November 26, 2013 in City, Health

Premera boots Providence from network for small-business plans

By The Spokesman-Review
 

Small businesses in Spokane County that choose Premera Blue Cross for their employee health plans won’t have access to the Providence health care system next year.

The same provider network Premera created for individual health insurance policies also will be used for the small-group plans it sells to employers with fewer than 50 employees. That network does not include Providence, Spokane’s largest health care system.

Premera’s network instead uses the Rockwood Health System, which includes Deaconess and Valley hospitals and the large Rockwood Clinic physician network. Premera customers get fully covered care from Providence only if a particular service is not available from Rockwood.

Premera’s network change for small-business plans takes effect in 2014 but may not affect consumers until later in the year; small-business plans renew on policy anniversary dates, which could fall anywhere from January to December.

Premera said excluding Providence is a way to control the cost of insurance rates.

Yet this might prove controversial among consumers who prefer or need the services of Providence Sacred Heart Medical Center, Providence Holy Family Hospital and the Providence system’s 500 Spokane County physicians.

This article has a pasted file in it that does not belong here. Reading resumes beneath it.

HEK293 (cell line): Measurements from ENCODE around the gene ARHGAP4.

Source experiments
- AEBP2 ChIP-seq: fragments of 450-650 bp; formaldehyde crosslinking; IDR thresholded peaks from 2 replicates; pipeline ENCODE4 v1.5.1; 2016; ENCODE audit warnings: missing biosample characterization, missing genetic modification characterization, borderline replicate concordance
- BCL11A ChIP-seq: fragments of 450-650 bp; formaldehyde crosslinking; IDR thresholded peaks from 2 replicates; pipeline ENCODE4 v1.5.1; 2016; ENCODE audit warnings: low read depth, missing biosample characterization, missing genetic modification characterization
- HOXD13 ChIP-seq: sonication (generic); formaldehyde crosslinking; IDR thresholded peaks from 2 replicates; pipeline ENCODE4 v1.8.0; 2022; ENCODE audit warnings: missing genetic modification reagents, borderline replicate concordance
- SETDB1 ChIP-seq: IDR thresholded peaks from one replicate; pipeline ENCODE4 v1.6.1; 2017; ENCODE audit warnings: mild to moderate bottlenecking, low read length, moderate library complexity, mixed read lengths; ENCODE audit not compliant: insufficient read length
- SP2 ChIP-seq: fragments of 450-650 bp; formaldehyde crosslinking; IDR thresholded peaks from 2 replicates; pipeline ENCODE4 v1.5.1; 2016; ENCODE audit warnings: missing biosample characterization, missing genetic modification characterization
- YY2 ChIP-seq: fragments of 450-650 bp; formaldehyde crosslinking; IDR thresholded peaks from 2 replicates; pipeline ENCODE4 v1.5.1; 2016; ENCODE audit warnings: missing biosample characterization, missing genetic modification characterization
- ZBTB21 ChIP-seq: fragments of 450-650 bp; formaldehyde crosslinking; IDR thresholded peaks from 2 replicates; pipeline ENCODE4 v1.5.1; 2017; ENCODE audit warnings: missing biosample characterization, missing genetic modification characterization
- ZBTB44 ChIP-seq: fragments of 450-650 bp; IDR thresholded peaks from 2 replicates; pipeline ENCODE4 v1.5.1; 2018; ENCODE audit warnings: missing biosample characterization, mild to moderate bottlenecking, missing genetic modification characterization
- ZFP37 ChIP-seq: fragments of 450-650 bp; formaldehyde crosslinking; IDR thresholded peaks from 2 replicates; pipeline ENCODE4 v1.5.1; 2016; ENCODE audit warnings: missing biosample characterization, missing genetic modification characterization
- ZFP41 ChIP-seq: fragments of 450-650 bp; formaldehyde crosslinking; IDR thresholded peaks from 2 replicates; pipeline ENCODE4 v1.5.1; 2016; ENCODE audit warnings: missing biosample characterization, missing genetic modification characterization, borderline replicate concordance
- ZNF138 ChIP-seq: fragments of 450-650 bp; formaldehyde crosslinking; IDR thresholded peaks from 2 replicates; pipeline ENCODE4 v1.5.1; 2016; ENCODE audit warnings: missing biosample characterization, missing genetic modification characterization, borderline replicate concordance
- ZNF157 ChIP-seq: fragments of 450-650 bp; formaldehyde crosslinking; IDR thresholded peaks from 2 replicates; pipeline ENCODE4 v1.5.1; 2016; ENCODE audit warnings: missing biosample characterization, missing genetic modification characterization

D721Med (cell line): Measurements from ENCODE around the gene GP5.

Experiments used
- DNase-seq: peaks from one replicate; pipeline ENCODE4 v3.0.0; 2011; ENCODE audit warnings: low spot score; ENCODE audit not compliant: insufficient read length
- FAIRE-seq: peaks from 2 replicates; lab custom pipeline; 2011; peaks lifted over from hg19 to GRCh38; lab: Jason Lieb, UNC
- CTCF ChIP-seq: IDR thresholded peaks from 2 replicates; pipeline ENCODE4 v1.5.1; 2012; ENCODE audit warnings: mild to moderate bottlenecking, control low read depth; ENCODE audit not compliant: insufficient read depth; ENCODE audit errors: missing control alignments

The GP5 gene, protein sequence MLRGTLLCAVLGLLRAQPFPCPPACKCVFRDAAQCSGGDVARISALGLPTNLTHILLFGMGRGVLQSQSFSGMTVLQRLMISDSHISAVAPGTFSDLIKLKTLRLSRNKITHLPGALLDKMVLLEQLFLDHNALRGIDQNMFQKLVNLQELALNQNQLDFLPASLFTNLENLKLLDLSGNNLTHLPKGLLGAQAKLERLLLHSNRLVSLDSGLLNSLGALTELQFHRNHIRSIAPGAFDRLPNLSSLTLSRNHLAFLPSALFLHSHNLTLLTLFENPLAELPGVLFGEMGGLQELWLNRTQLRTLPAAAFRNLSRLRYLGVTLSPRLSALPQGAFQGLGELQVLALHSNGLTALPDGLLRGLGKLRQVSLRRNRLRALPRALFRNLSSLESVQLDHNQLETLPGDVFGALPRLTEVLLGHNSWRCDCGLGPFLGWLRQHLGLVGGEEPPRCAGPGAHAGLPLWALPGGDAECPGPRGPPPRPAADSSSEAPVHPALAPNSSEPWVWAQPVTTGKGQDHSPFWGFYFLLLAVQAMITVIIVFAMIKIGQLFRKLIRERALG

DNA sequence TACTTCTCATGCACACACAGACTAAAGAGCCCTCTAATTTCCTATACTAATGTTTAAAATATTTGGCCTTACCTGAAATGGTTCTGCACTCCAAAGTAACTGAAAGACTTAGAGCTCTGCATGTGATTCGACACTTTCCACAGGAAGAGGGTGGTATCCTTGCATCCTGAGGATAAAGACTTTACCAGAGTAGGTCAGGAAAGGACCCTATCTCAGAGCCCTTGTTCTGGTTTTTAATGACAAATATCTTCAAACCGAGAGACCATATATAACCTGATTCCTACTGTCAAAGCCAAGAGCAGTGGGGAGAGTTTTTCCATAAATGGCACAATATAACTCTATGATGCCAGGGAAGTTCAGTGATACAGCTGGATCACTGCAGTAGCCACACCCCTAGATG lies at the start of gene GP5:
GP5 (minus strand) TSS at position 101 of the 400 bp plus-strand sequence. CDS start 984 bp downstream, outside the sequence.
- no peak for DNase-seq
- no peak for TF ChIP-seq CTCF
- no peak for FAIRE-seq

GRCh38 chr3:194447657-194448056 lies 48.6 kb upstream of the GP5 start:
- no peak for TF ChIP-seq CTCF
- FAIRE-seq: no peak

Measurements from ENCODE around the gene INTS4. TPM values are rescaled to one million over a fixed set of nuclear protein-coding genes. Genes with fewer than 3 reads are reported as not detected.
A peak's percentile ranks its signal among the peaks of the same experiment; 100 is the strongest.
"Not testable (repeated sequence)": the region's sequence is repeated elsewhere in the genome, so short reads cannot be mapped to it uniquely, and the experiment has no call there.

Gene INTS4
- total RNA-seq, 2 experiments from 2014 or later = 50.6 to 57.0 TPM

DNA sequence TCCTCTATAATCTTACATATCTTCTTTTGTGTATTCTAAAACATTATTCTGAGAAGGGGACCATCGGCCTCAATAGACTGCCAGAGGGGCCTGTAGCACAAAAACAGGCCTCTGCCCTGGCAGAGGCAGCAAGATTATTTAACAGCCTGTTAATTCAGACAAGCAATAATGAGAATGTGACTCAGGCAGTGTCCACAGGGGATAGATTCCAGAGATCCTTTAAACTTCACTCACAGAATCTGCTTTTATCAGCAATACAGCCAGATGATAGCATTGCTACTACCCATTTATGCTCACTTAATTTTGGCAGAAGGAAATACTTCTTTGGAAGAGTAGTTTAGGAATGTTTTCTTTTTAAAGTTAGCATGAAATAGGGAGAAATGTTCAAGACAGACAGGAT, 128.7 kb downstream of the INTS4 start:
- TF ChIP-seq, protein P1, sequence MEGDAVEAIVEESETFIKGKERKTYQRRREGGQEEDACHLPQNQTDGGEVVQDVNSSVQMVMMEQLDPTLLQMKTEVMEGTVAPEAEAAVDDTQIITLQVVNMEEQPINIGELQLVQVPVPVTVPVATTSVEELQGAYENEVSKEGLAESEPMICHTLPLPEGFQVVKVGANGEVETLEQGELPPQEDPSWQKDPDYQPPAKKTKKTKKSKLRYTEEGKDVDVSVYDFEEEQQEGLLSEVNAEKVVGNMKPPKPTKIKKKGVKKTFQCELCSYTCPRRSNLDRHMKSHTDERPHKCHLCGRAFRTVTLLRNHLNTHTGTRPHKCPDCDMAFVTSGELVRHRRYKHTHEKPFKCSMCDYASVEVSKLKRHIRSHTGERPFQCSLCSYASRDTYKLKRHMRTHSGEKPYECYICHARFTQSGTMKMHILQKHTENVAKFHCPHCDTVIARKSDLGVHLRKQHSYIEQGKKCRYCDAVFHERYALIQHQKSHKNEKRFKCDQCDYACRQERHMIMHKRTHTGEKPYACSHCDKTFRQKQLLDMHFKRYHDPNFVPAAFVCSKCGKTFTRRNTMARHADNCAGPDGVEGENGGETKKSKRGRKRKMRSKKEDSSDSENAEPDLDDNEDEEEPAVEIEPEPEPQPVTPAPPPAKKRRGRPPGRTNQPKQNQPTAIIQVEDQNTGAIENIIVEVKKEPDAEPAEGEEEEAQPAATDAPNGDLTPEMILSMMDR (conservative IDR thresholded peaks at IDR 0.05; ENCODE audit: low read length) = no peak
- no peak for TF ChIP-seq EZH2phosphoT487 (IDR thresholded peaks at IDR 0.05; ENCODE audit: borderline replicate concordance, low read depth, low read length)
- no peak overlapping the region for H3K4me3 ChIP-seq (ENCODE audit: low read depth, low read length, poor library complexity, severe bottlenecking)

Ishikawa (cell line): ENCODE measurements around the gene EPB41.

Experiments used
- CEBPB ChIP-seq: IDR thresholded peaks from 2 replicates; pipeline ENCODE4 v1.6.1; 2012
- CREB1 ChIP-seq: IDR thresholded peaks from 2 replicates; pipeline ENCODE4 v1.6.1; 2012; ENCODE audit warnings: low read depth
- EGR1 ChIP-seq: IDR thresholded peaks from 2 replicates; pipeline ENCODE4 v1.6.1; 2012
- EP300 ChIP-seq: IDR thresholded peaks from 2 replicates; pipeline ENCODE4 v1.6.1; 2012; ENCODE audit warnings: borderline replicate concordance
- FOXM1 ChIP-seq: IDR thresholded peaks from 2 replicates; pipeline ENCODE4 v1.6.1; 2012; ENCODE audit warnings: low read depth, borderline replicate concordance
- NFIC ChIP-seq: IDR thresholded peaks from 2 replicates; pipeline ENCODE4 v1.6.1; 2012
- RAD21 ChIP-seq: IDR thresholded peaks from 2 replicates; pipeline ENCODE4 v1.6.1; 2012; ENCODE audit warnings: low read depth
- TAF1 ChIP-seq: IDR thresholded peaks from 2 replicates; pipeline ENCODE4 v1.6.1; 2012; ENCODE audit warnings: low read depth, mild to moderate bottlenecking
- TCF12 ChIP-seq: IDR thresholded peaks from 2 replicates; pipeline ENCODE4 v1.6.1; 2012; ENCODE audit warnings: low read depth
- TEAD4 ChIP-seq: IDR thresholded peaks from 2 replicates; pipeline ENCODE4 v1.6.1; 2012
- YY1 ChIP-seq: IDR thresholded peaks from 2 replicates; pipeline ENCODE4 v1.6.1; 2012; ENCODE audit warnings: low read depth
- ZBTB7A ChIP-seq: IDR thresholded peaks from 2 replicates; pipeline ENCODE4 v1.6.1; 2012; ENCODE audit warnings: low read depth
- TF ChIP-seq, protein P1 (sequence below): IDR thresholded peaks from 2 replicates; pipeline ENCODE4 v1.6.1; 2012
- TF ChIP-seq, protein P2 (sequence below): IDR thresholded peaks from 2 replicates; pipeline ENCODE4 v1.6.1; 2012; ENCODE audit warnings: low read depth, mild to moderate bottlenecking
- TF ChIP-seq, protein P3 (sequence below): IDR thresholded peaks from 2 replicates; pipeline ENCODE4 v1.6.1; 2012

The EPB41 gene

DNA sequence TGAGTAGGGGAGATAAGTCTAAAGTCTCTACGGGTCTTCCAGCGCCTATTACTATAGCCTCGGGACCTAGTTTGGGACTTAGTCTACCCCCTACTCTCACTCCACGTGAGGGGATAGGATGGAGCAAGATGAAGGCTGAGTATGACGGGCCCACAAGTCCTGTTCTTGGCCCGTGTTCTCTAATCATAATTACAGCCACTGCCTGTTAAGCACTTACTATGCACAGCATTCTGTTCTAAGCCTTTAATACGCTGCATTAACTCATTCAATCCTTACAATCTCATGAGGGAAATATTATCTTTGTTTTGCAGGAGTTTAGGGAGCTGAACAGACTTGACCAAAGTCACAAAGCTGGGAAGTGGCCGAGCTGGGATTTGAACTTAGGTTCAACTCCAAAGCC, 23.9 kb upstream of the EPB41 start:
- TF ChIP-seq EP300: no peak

Eric Earling, Premera’s director of corporate communications, said Premera’s decision to remove Providence from its Spokane County network results from the “highly competitive” market for health coverage, and the concern Premera’s small-business customers have expressed about cost control.

By using the Rockwood-Deaconess-Valley network, Earling said, Premera has made itself one of the “most affordable” plans in the small-group market for 2014. To increase the savings, Earling said, Premera will offer small employers a wellness program that can reduce rates by another 7.5 percent.

Meanwhile, Premera’s leading competitors plan to offer Providence in their small-business coverage networks. Group Health has a long-standing relationship with Providence. Regence Blue Shield, which sells small-business insurance under its Asuris brand, also considers Providence to be in-network (although Regence’s individual insurance, sold under its Bridgespan brand, excludes Providence).

Premera will continue its relationship with Providence in other market segments:

• In some communities such as Olympia, where Providence operates the primary hospital, Providence will remain in-network, Earling said.

• In the Medicare Advantage plans that Premera will begin to sell for 2014, Providence is in-network even for Spokane County. Earling said the demographics of Medicare are different, which accounts for Premera accepting Providence for Medicare Advantage but not for individual or small-group coverage. Also, Medicare Advantage plans apply more managed-care techniques than are used in the fee-for-service model featured in the individual and small-group markets, he said.

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